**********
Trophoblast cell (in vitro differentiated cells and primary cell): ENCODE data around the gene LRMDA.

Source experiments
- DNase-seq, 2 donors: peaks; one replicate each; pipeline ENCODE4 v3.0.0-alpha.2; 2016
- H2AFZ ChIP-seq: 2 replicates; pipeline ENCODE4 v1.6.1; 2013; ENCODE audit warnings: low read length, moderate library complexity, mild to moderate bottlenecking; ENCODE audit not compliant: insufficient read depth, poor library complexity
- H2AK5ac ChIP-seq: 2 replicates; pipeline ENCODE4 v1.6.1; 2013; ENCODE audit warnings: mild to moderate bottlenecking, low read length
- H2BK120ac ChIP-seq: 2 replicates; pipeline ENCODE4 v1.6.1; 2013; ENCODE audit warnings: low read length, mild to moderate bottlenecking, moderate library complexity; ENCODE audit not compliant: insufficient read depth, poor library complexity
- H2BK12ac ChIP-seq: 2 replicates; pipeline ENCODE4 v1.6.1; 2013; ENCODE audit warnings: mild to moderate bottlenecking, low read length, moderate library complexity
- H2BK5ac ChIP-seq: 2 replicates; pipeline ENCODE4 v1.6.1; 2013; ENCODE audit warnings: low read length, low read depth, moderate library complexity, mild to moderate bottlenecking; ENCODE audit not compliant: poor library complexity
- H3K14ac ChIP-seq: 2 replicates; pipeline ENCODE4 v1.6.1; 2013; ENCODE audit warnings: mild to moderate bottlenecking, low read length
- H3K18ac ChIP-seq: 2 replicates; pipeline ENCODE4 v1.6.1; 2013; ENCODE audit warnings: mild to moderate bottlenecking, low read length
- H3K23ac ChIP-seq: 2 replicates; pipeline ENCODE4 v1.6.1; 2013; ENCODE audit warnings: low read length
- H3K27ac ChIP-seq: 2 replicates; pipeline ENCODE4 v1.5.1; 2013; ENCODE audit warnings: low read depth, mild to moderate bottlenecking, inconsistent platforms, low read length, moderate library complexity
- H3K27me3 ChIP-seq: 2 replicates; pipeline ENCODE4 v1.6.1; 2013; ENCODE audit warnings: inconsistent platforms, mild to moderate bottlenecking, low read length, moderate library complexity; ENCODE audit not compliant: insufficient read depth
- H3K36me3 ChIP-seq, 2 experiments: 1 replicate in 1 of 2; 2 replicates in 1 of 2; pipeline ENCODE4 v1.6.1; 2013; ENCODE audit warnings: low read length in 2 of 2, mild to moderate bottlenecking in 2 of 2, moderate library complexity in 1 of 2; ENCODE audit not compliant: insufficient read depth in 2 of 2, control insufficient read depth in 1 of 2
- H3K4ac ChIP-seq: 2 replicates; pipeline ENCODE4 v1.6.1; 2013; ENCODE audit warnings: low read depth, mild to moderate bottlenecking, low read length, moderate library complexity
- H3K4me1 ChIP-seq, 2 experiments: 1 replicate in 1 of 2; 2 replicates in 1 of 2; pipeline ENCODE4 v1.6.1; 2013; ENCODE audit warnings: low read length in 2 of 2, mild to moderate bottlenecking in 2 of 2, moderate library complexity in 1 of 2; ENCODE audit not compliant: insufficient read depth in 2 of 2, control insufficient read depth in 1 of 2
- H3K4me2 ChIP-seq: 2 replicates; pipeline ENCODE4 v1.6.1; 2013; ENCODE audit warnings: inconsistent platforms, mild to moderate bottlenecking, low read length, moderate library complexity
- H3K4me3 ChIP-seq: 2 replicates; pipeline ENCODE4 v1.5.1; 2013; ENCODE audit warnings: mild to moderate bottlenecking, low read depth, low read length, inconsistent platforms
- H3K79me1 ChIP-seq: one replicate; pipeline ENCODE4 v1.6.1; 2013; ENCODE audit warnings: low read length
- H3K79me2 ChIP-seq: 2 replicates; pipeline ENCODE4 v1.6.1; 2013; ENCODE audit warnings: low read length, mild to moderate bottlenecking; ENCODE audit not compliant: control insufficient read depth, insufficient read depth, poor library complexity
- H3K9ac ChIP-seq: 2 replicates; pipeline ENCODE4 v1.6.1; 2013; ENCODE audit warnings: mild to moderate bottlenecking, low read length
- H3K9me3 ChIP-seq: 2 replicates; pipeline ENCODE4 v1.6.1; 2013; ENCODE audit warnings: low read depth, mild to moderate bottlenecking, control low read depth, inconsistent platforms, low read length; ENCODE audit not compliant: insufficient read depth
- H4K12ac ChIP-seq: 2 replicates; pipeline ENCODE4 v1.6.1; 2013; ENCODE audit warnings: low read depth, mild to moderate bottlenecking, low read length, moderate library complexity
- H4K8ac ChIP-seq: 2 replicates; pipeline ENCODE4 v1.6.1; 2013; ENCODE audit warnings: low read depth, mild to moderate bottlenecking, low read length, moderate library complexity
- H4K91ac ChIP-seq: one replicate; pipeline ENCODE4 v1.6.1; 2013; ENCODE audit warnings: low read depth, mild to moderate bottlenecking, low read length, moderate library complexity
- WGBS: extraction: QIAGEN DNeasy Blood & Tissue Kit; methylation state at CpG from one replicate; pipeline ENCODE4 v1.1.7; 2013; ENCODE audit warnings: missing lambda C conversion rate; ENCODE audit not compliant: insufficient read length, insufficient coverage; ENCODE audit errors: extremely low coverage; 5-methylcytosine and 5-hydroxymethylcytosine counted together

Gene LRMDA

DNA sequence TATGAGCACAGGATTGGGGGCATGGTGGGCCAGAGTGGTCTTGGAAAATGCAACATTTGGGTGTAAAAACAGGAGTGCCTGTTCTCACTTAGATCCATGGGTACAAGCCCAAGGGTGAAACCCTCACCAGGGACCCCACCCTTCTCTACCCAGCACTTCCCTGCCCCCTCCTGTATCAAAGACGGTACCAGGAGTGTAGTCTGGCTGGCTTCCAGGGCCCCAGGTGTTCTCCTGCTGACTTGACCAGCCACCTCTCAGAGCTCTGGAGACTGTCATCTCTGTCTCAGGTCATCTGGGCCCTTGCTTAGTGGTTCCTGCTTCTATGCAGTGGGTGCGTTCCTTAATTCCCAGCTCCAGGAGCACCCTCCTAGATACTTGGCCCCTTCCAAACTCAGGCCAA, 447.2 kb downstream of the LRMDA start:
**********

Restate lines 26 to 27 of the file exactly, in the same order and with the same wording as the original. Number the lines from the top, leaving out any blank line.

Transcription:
- WGBS: extraction: QIAGEN DNeasy Blood & Tissue Kit; methylation state at CpG from one replicate; pipeline ENCODE4 v1.1.7; 2013; ENCODE audit warnings: missing lambda C conversion rate; ENCODE audit not compliant: insufficient read length, insufficient coverage; ENCODE audit errors: extremely low coverage; 5-methylcytosine and 5-hydroxymethylcytosine counted together

Gene LRMDA